• Thursday, July 25, 2024


Amitav Ghosh awarded 2024 Erasmus prize for pioneering writings on climate change

Ghosh consistently explores the enduring planetary crisis and the deep repercussions of climate change in his literary works.

(Photo credit: @GhoshAmitav)

By: Vibhuti Pathak

Renowned Indian writer Amitav Ghosh has been awarded the Erasmus Prize 2024 for his impactful writings addressing the planetary crisis and climate change.

The prestigious award, presented annually by the Praemium Erasmianum Foundation in the Netherlands, recognizes exceptional contributions in the fields of humanities, social sciences, or arts globally.

Ghosh, celebrated for works like The Great Derangement and The Nutmeg’s Curse, has consistently delved into the ongoing planetary crisis and the profound impacts of climate change in his literary creations. Themes of nature, humanity, and the intricate relationships between the two are recurrent in his works, spanning from his fictional Ibis trilogy to The Hungry Tide, a tale intertwining marine biology, climate change, and human-animal conflict.

One of Ghosh’s non-fictional endeavors, The Great Derangement: Climate Change and the Unthinkable, explores the interconnectedness of colonialism, politics, and climate change, reflecting on the art of addressing this critical issue. In his latest book, The Nutmeg’s Curse, written during the COVID-19 pandemic, Ghosh examines the exploitation of indigenous communities, ownership of natural resources, and the overarching themes of climate change and colonialism.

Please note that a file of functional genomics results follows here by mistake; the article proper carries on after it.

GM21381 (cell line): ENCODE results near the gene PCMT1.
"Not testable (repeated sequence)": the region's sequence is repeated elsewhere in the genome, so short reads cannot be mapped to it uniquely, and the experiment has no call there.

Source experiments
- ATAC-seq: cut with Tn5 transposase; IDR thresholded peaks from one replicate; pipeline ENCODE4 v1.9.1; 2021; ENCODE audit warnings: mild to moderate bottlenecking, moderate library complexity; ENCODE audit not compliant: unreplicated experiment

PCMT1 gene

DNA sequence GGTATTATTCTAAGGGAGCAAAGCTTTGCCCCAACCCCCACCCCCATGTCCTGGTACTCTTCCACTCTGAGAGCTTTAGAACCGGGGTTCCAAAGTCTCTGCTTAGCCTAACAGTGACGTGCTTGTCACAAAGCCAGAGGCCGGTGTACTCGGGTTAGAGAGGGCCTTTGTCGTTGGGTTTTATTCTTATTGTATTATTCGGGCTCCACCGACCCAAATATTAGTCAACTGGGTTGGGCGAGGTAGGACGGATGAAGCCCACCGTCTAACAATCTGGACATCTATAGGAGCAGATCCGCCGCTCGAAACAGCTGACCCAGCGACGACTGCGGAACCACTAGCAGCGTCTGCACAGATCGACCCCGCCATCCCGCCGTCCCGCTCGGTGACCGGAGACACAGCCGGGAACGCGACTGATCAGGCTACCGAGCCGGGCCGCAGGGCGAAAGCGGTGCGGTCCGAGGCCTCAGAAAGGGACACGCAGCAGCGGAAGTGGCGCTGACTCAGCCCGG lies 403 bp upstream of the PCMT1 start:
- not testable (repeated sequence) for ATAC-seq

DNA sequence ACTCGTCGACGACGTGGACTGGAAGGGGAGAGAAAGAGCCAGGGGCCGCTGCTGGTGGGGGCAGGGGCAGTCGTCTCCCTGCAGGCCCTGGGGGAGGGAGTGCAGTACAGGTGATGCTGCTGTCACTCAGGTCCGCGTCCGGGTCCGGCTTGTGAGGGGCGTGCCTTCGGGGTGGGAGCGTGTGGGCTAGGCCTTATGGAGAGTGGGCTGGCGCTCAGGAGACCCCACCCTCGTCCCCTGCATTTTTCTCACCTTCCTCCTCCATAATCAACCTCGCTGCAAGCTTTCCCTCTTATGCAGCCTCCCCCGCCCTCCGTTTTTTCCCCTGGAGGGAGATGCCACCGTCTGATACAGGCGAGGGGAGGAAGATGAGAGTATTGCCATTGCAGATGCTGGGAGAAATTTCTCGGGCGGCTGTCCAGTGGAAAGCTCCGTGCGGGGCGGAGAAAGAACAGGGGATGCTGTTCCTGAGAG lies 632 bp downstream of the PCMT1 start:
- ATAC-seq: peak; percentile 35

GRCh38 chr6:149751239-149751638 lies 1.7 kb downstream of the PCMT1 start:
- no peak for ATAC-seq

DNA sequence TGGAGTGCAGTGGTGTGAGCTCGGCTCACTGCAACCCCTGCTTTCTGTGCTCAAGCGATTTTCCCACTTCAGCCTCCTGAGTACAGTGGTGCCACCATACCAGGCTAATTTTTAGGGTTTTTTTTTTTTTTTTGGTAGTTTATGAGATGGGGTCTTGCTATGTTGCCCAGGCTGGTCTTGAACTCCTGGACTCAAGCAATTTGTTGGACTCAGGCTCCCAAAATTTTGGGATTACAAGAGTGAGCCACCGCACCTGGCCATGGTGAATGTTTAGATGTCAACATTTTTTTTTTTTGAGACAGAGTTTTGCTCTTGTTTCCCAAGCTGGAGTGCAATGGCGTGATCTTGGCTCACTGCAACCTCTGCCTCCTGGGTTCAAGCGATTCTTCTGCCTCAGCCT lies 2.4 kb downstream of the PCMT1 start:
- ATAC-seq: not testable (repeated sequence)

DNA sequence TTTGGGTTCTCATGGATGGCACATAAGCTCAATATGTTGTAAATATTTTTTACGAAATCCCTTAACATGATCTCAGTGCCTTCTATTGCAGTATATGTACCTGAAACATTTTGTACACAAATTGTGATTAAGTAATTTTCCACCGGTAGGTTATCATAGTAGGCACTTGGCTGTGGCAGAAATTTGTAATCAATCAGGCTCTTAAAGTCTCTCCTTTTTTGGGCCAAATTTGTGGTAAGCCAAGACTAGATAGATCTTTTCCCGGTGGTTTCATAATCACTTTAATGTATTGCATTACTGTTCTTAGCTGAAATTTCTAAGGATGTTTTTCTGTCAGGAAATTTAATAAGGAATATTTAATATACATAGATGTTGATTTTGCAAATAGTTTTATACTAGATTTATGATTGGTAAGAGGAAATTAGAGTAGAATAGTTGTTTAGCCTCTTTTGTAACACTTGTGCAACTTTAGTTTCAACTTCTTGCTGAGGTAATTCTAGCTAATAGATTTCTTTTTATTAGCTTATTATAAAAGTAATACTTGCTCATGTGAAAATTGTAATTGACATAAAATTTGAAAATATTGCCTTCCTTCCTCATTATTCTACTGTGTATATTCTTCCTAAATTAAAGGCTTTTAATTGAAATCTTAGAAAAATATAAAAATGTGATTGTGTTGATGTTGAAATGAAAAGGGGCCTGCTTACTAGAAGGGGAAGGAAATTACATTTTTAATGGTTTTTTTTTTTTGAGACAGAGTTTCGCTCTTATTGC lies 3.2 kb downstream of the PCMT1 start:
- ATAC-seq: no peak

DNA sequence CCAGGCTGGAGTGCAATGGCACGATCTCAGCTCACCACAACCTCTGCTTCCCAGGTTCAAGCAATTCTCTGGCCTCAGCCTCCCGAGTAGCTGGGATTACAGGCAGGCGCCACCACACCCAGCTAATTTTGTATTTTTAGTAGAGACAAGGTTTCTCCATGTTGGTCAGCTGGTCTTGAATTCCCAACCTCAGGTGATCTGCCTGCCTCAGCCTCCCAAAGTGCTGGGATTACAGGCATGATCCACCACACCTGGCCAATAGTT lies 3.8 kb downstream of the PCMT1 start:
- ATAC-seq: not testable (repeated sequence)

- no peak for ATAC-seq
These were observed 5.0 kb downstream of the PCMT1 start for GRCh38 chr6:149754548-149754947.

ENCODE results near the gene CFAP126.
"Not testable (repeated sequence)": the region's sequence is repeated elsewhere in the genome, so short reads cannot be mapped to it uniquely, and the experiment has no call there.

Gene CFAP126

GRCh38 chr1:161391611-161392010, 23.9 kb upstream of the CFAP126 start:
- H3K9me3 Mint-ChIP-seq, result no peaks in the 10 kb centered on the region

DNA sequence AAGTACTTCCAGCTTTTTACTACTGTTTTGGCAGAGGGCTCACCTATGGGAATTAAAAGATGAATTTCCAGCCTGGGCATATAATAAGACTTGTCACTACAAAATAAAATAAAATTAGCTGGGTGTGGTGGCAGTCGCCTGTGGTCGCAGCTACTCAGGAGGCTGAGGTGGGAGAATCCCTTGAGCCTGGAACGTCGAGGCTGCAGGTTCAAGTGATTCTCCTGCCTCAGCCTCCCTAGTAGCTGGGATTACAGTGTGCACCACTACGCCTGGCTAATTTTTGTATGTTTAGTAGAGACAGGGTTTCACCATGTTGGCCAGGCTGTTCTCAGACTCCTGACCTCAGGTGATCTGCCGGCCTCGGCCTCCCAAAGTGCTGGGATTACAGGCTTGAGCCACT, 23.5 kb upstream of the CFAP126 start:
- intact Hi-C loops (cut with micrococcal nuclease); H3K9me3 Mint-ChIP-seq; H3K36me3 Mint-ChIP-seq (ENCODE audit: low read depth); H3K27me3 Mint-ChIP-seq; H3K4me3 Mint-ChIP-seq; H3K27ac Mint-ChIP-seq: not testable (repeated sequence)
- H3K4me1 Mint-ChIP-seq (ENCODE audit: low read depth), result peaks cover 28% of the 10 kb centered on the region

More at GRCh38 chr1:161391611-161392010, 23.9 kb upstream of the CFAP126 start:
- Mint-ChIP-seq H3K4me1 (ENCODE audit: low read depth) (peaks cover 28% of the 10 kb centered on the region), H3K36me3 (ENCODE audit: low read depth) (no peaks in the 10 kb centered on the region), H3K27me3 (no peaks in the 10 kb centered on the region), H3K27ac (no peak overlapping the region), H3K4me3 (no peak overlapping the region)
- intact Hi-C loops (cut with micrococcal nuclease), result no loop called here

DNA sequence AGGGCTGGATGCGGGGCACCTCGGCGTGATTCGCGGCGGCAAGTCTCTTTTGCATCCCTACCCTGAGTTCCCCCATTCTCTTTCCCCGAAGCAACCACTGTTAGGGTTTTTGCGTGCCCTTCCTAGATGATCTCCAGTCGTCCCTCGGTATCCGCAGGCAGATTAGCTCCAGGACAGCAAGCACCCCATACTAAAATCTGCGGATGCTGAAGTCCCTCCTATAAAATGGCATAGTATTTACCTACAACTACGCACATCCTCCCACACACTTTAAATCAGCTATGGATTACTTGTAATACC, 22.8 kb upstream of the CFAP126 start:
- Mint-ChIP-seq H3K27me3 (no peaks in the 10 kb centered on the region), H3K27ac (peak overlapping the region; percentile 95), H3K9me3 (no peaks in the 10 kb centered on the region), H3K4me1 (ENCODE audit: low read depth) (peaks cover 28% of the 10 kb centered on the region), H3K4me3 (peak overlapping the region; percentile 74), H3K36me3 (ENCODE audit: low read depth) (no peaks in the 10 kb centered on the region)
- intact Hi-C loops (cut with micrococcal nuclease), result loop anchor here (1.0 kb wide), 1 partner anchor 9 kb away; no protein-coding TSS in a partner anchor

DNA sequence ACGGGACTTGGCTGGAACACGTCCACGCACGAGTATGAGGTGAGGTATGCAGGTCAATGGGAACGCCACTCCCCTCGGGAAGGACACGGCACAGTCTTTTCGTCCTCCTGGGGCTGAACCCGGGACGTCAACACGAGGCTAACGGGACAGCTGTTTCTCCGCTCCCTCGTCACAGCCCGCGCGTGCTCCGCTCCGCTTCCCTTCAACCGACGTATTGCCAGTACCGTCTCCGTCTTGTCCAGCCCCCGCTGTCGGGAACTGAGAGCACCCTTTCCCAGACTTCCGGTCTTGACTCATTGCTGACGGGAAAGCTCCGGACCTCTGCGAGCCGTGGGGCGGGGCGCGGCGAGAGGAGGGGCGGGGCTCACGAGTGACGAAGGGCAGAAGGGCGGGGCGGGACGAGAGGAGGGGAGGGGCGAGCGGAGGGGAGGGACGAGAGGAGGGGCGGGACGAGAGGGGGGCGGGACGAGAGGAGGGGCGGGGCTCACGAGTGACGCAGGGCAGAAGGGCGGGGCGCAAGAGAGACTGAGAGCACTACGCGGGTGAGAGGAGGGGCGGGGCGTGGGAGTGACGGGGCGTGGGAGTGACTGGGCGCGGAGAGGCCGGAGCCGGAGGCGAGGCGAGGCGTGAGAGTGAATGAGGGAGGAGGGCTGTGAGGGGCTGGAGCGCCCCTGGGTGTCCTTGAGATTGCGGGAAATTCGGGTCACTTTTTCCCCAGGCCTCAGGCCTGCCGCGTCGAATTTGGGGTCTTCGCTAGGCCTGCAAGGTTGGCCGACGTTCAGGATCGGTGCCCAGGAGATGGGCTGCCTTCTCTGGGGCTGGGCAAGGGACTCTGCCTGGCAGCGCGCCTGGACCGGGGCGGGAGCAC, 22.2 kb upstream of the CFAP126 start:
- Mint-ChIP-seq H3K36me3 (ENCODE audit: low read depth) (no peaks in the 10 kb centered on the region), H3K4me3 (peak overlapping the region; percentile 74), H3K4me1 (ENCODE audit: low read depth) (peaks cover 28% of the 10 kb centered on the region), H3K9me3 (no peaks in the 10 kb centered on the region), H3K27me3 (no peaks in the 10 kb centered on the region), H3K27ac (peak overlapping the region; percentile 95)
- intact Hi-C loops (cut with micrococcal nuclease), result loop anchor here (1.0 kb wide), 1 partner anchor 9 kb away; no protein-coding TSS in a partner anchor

The Praemium Erasmianum Foundation recognized Ghosh for his passionate contributions to the theme of ‘imagining the unthinkable’—depicting the unprecedented global crisis of climate change through impactful storytelling. The foundation highlighted Ghosh’s deep exploration of how to confront the existential threat of climate change and his unique ability to make an uncertain future tangible through compelling narratives about the past.

Ghosh’s work is described as offering a remedy to the climate crisis by illustrating it as a cultural challenge stemming from a lack of imagination. The award announcement was met with delight and honor from Ghosh, who expressed his gratitude and privilege in joining the ranks of previous Erasmus Prize recipients, including Trevor Noah, A.S. Byatt, and Barbara Ehrenreich.

The Erasmus Prize is a highly esteemed accolade, with past recipients including influential figures such as Charles Chaplin and Ingmar Bergman. Ghosh is set to receive the award in person in the Netherlands in November, marking a significant recognition of his impactful contributions to literature addressing critical global challenges.

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